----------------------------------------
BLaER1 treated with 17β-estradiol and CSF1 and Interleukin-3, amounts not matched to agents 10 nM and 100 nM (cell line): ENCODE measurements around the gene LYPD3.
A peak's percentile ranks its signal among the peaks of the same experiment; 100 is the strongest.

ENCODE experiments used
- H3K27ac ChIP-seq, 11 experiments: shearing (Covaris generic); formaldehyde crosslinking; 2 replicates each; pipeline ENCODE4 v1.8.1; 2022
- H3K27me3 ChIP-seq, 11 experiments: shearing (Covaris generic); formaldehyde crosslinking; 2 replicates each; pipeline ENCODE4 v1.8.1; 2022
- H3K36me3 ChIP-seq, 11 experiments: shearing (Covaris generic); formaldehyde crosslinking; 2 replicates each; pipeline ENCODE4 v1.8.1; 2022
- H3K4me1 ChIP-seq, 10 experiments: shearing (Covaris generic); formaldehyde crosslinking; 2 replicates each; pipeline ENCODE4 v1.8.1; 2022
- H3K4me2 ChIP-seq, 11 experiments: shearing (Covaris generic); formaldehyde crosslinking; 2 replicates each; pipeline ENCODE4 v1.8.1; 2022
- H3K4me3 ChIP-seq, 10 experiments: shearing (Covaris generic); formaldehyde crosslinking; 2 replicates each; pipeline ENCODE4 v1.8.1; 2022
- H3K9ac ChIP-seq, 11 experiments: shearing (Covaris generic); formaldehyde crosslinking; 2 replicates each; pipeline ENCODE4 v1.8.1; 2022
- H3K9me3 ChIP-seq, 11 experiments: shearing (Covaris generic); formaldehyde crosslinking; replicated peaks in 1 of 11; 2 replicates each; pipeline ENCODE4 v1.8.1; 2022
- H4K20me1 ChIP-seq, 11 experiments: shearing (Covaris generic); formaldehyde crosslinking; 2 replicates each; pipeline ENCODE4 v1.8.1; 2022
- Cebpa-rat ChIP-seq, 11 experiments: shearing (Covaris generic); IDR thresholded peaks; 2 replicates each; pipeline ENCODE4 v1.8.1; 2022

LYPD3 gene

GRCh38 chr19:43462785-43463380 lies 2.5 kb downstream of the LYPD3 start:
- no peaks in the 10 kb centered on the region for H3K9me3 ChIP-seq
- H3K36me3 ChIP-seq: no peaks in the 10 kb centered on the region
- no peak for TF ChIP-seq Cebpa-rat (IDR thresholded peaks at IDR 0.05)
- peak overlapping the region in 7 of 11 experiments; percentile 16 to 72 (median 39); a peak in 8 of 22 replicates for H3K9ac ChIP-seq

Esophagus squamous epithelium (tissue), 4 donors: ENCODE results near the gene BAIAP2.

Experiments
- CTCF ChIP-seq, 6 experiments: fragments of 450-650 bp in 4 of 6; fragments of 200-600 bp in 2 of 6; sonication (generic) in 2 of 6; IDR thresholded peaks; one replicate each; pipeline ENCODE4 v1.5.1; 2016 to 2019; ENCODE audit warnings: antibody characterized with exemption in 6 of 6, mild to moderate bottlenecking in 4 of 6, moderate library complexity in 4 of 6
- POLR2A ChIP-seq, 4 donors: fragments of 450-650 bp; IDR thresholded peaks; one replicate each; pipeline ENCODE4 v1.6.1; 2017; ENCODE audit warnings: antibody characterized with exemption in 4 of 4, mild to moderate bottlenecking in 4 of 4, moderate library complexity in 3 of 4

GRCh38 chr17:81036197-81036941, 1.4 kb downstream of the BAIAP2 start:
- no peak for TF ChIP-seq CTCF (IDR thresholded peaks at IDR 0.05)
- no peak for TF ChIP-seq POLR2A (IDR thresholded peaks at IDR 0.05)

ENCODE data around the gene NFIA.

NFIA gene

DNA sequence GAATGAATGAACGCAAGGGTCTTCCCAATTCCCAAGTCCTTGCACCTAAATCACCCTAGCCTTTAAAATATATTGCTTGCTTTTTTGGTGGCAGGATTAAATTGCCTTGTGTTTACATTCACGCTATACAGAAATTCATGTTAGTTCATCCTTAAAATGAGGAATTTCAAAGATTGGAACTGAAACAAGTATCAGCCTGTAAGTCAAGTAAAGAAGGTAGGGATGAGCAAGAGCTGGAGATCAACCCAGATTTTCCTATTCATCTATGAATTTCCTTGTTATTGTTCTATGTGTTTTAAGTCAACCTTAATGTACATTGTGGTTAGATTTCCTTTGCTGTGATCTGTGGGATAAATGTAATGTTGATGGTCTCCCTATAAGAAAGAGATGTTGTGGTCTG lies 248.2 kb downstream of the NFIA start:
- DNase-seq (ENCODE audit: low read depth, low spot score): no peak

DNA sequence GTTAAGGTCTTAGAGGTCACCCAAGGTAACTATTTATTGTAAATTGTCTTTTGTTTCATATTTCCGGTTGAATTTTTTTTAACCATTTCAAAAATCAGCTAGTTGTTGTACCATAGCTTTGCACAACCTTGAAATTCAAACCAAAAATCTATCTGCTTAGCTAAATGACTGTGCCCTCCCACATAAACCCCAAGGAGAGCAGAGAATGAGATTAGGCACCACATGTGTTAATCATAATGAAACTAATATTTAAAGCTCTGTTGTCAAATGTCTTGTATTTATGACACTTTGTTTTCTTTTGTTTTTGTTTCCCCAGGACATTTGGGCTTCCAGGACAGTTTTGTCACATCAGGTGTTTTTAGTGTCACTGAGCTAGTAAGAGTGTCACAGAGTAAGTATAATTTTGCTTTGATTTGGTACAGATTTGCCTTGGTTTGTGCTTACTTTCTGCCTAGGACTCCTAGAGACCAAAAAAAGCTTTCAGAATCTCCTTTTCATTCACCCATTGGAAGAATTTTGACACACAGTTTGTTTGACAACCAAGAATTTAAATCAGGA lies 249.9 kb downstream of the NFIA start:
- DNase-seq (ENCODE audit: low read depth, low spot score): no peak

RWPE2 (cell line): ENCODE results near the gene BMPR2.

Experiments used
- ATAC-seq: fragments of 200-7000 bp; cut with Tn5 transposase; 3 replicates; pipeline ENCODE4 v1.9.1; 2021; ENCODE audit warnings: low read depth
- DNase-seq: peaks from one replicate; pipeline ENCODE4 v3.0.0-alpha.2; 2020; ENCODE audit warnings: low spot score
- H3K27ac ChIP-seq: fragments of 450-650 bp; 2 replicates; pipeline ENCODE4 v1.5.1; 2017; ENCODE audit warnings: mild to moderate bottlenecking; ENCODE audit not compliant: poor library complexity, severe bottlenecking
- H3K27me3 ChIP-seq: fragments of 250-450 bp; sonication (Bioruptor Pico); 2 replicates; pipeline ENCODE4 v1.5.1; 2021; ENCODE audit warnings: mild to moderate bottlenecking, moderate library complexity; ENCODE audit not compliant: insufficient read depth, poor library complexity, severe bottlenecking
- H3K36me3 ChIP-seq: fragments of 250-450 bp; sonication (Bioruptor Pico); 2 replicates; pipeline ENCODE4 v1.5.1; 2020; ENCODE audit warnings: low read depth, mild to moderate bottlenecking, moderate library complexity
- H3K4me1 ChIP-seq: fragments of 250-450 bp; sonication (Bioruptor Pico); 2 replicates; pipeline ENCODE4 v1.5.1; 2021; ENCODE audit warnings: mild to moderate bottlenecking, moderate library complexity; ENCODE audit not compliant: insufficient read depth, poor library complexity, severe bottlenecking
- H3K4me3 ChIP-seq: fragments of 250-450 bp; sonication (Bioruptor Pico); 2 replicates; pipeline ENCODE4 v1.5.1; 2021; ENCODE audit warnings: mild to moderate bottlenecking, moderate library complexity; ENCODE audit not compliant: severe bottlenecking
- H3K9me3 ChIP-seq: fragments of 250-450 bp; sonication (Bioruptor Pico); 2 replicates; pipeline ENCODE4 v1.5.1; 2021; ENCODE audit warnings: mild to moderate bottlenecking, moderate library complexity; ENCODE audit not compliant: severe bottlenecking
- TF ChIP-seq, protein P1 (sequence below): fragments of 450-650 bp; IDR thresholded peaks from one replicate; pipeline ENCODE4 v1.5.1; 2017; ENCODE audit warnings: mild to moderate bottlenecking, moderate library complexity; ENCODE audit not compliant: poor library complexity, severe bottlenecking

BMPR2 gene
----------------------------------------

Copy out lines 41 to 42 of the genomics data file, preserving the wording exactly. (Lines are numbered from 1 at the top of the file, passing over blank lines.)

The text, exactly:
- H3K4me3 ChIP-seq: fragments of 250-450 bp; sonication (Bioruptor Pico); 2 replicates; pipeline ENCODE4 v1.5.1; 2021; ENCODE audit warnings: mild to moderate bottlenecking, moderate library complexity; ENCODE audit not compliant: severe bottlenecking
- H3K9me3 ChIP-seq: fragments of 250-450 bp; sonication (Bioruptor Pico); 2 replicates; pipeline ENCODE4 v1.5.1; 2021; ENCODE audit warnings: mild to moderate bottlenecking, moderate library complexity; ENCODE audit not compliant: severe bottlenecking